Next to asking why, asking who cares might be the most important question a business can ask itself when considering a particular course of action.
If a business is on its way to building a Facebook page, it should first ask why, and then ask yourself who cares?
I like to use dry cleaners in this example. Who cares if a dry cleaner has a Facebook page?
I found a dry cleaner that does little else but ask trivia questions, I wonder how that’s working out for them.
It all hinges on “Why?”
The dry cleaner that says “we’re going to put up a Facebook page and talk about dry cleaning, and why we’re great dry cleaning” has a serious “who cares” problem on their hands. Seriously, will anyone care that they have a Facebook page? It’s unlikely because with all of the content flowing through our newsfeeds, do we really need to see that?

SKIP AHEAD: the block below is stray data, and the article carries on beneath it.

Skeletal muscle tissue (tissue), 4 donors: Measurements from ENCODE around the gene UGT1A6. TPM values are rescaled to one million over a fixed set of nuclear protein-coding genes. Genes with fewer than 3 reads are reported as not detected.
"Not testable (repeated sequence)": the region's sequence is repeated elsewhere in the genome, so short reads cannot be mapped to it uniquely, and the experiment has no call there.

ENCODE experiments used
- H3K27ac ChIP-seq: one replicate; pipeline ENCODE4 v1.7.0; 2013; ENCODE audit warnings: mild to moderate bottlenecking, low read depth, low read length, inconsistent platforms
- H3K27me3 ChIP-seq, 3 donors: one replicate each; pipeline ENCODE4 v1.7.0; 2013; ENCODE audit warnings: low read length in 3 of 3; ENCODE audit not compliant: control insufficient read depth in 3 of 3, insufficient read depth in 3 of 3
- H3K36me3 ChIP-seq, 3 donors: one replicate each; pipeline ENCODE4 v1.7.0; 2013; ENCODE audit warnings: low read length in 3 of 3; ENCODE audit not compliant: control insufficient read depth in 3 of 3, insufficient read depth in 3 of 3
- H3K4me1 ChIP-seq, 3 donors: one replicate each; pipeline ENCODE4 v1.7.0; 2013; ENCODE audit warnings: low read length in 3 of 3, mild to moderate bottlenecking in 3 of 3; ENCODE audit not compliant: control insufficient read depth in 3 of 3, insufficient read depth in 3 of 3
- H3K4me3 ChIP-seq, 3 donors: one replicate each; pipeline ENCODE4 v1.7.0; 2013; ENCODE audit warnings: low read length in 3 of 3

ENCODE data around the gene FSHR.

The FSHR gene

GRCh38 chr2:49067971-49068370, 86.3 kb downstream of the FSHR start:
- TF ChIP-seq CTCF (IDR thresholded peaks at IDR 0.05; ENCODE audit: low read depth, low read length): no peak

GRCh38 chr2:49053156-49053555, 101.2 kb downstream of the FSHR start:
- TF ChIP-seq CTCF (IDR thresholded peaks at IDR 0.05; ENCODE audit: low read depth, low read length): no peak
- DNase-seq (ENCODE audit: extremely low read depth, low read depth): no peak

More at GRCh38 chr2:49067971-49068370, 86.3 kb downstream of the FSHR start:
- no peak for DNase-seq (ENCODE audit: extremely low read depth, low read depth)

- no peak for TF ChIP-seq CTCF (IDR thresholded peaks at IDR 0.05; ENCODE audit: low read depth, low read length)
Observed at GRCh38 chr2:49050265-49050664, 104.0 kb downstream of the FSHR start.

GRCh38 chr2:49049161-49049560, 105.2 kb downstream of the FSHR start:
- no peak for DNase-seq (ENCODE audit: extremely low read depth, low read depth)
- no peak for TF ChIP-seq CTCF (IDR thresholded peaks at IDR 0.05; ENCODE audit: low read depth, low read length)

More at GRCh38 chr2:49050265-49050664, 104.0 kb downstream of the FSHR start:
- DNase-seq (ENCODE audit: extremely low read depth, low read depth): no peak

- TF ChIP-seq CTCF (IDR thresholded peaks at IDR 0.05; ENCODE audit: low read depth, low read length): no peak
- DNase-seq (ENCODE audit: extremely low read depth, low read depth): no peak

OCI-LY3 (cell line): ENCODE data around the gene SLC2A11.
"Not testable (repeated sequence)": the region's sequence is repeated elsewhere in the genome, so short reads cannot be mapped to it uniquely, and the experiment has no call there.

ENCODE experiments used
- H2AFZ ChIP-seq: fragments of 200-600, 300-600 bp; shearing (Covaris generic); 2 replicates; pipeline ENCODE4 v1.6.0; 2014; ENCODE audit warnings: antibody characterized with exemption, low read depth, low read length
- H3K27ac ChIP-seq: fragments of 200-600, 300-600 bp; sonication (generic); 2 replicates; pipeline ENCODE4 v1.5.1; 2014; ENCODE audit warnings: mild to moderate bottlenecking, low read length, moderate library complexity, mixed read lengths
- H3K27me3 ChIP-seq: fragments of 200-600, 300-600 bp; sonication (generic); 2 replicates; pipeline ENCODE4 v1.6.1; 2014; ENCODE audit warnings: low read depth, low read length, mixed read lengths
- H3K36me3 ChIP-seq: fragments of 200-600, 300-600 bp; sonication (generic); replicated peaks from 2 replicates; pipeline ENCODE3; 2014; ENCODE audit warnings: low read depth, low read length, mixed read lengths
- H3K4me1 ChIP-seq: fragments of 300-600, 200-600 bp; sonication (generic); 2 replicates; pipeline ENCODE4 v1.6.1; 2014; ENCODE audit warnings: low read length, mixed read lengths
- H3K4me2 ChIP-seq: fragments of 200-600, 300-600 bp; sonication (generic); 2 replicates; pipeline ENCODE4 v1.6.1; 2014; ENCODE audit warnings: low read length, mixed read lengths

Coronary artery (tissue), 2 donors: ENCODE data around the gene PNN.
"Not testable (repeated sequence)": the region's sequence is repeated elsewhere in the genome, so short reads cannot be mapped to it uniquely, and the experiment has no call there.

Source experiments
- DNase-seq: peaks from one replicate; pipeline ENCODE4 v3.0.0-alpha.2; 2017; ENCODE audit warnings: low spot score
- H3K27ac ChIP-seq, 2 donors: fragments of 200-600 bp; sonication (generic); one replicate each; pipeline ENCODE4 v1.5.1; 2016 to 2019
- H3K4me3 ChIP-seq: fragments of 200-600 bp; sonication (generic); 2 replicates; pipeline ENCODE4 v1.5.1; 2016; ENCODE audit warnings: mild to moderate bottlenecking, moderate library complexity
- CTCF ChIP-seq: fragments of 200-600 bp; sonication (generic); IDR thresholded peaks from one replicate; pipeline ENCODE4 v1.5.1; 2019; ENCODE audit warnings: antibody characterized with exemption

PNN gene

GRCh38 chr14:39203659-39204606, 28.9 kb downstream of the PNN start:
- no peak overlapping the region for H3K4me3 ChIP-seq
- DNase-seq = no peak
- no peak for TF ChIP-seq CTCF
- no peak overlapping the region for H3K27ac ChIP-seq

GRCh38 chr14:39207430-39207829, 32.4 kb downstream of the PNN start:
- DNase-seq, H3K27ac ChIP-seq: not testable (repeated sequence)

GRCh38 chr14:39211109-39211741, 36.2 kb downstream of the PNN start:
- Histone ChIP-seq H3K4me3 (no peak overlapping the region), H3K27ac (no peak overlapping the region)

The dry cleaner that says “we’re going to put up a Facebook page and use it to provide customer service. We want our customers to let us know when we screwed up and when we exceeded their expectations and we want to do it in the open so people can see what kind of service we are.” That’s a business that might have a shot at having an answer to “who cares?”
The answer to who cares is heavily dependent on how a company understands why it’s doing something. Who cares is a question that forces a business to put on its customers shoes or look through the eyes of a potential customer.
Try it on for yourself.